Wednesday, March 9, 2011
"With a Broom in Hand, We Can Even Fly": Jo Baer at Hunter College
Anthony Huberman, director of The Artist's Institute, and artist Jo Baer in conversation at Hunter College, March 7, 2011. Photo: 16 Miles [more]
When painter Jo Baer shows people her 1991 painting Of a Fearful Symmetry (Bound Hand and Foot), European viewers immediately identify the tall, taut leather boots that hover near the center of the canvas as those of a Gestapo member. On the other hand, Baer explains in a short film about her work that was screened at Hunter College on Monday evening, "Americans say, 'Cool riding boots.'" Baer, for the record, has been among Europeans for most of the past 35 years, having left New York at the height of her success, in 1975, for a castle in Ireland and then a home in Amsterdam.
She was a rare phenomenon when she lived in the United State: a young female artist selling paintings and earning a mid-career retrospective at the Whitney at a time when the art world was something less than friendly to female artists. Now in her early eighties, she is still painting, though her European work, which has occupied nearly half of her life — and more than half of her career — is almost never shown on these shores. (A 2007 Alexander Gray Associates show is a notable exception.) We know the optimal magic and quiet warmth of her minimal work, but the rest of her practice remains something of a mystery. It was no surprise, then, that the crowd that arrived to watch her film and listen to her in conversation with curator and director of The Artist's Institute Anthony Huberman filled every seat in a large auditorium at the school's Upper East Side campus.
The crowd may also have been encouraged by the fact that, when Baer participates in interviews (an infrequent occurrence), her comments are frequently brutal, hilarious, brilliant, honest, and even touching. ("My mother was very talented, but stupid," she told Bomb in 1995.) She has a tendency to defenestrate tidy visions of 1960s New York and simple-minded theories about the history of contemporary art in these interviews. She does both in her film, and she continued to do so throughout the night as she answered questions from the audience, establishing a freewheeling dialogue that earned both laughs and gasps. In her film, for instance, further explaining Of a Fearful Symmetry..., she argues that it is a “meditation on the extremes of masculinity” and notes that, historically, only men have clothed themselves in animal pelts to convey power. (“War — the first male sport,” she quips at one point.) Women have “no need” for such costumes, she says. “With a broom in hand, we can even fly.”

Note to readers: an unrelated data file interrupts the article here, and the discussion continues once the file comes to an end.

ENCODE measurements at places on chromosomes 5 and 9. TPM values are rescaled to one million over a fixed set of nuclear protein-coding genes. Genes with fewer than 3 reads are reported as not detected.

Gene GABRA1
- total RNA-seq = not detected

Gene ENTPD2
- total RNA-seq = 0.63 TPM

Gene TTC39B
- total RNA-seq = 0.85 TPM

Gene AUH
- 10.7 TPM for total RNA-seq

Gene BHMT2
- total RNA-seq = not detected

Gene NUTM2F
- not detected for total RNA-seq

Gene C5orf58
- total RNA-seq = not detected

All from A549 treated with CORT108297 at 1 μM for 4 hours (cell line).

When questioned by an audience member about her experiences as a woman in the art world, though, Baer demurred from the role of activist. “I'm not the one to ask,” she said. “The feminists called me a female man.” She is from a line of independent woman, she explained, dating back at least as far as one of her grandmothers, who supported the family by selling life insurance, in 1901. However, she said that, despite her success selling paintings, male collectors sometimes returned them when they learned that "Jo" was a woman.
Baer's film details the development of her work from 1975 almost to the present (as well as the twice-weekly 30-minute jogs she takes in Amsterdam's Bildordijk Park, complete with photographic documentation), but Huberman and the audience (myself included) were most interested in the drastic career move she had made, leaving the then-center of the art world for its periphery. “The pressure of the New York art world, especially if you're successful, is to keep doing it,” Baer said. (Plus ça change.) By the start of the 1970s, though, with the near-complete failure of the 1968 protest movements in Paris and elsewhere and with the Vietnam War uninterrupted, her spare canvases no longer looked right to her. Minimalism was not only “a repeat of the Russians,” she said, and, even worse, it was utopian. (“That is when you talk about something that would have been nice instead,” she replied, when Hubermann asked her to define that final term.) Moreover, “The artists were starting to dumb down, quite deliberately.”
In Europe, she shifted steadily from meticulous geometry to a rich variety of imagery, painting mythical figures, humans, symbols, and artifacts as she relearned how to paint. New York Times art critic Roberta Smith, speaking from the audience, pointed out that Baer's transition in the mid-1970s occurred just as Frank Stella, Elizabeth Murray, Francesco Clemente, and others were making radical changes in their own painting practices. Baer agreed, expressing admiration for Clemente and early Schnabel and adding that a similar process was occurring in parts of Europe, where, for example, "the Germans really wanted to be expressionists again."
Just as painting was enduring the first of what would be many pronouncements of its death from a certain segment of the art world, artists in another segment were working to revive it, finding fecund new possibilities. "The sculptors got into gear and got the propaganda machine going," Baer said, describing the atmosphere of the moment. She paused, and what looked to me like a faint smile flickered across her face. "They were really bad painters," she said.
Previously: The Artist's Institute: Jo Baer, Robert Filliou, and Bread Making